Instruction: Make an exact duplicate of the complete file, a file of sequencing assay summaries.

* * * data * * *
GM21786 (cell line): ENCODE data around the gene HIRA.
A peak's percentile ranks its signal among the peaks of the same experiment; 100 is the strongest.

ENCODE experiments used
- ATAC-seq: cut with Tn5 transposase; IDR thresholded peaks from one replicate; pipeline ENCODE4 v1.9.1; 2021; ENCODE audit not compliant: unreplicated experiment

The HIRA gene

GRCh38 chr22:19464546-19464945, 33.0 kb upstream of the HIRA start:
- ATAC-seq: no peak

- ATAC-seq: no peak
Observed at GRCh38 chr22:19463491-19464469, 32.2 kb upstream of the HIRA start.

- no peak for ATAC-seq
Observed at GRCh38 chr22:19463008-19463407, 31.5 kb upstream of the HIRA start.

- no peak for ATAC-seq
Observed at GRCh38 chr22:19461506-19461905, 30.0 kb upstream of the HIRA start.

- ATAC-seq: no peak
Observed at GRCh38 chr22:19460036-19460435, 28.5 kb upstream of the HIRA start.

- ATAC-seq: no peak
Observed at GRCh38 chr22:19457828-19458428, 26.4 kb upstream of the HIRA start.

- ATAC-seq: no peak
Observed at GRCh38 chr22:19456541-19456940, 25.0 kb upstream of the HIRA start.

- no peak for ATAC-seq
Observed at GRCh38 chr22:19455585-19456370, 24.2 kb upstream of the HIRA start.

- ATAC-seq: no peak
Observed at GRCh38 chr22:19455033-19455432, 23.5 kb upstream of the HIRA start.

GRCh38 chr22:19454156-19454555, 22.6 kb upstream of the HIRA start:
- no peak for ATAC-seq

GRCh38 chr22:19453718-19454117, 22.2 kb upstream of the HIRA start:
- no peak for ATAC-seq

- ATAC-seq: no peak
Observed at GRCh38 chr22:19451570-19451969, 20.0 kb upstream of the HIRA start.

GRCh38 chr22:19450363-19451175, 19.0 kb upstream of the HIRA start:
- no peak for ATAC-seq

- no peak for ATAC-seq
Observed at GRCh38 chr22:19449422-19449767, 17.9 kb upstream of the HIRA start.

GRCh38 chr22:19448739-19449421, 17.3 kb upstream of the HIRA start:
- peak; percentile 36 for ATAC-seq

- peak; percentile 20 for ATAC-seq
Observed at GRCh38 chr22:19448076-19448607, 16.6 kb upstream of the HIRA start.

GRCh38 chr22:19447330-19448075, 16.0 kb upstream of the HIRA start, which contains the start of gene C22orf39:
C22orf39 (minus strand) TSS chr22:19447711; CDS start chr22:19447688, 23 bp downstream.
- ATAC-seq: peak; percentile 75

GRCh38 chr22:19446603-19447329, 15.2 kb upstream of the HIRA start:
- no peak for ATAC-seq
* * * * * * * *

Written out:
GM21786 (cell line): ENCODE data around the gene HIRA.
A peak's percentile ranks its signal among the peaks of the same experiment; 100 is the strongest.

ENCODE experiments used
- ATAC-seq: cut with Tn5 transposase; IDR thresholded peaks from one replicate; pipeline ENCODE4 v1.9.1; 2021; ENCODE audit not compliant: unreplicated experiment

The HIRA gene

GRCh38 chr22:19464546-19464945, 33.0 kb upstream of the HIRA start:
- ATAC-seq: no peak

- ATAC-seq: no peak
Observed at GRCh38 chr22:19463491-19464469, 32.2 kb upstream of the HIRA start.

- no peak for ATAC-seq
Observed at GRCh38 chr22:19463008-19463407, 31.5 kb upstream of the HIRA start.

- no peak for ATAC-seq
Observed at GRCh38 chr22:19461506-19461905, 30.0 kb upstream of the HIRA start.

- ATAC-seq: no peak
Observed at GRCh38 chr22:19460036-19460435, 28.5 kb upstream of the HIRA start.

- ATAC-seq: no peak
Observed at GRCh38 chr22:19457828-19458428, 26.4 kb upstream of the HIRA start.

- ATAC-seq: no peak
Observed at GRCh38 chr22:19456541-19456940, 25.0 kb upstream of the HIRA start.

- no peak for ATAC-seq
Observed at GRCh38 chr22:19455585-19456370, 24.2 kb upstream of the HIRA start.

- ATAC-seq: no peak
Observed at GRCh38 chr22:19455033-19455432, 23.5 kb upstream of the HIRA start.

GRCh38 chr22:19454156-19454555, 22.6 kb upstream of the HIRA start:
- no peak for ATAC-seq

GRCh38 chr22:19453718-19454117, 22.2 kb upstream of the HIRA start:
- no peak for ATAC-seq

- ATAC-seq: no peak
Observed at GRCh38 chr22:19451570-19451969, 20.0 kb upstream of the HIRA start.

GRCh38 chr22:19450363-19451175, 19.0 kb upstream of the HIRA start:
- no peak for ATAC-seq

- no peak for ATAC-seq
Observed at GRCh38 chr22:19449422-19449767, 17.9 kb upstream of the HIRA start.

GRCh38 chr22:19448739-19449421, 17.3 kb upstream of the HIRA start:
- peak; percentile 36 for ATAC-seq

- peak; percentile 20 for ATAC-seq
Observed at GRCh38 chr22:19448076-19448607, 16.6 kb upstream of the HIRA start.

GRCh38 chr22:19447330-19448075, 16.0 kb upstream of the HIRA start, which contains the start of gene C22orf39:
C22orf39 (minus strand) TSS chr22:19447711; CDS start chr22:19447688, 23 bp downstream.
- ATAC-seq: peak; percentile 75

GRCh38 chr22:19446603-19447329, 15.2 kb upstream of the HIRA start:
- no peak for ATAC-seq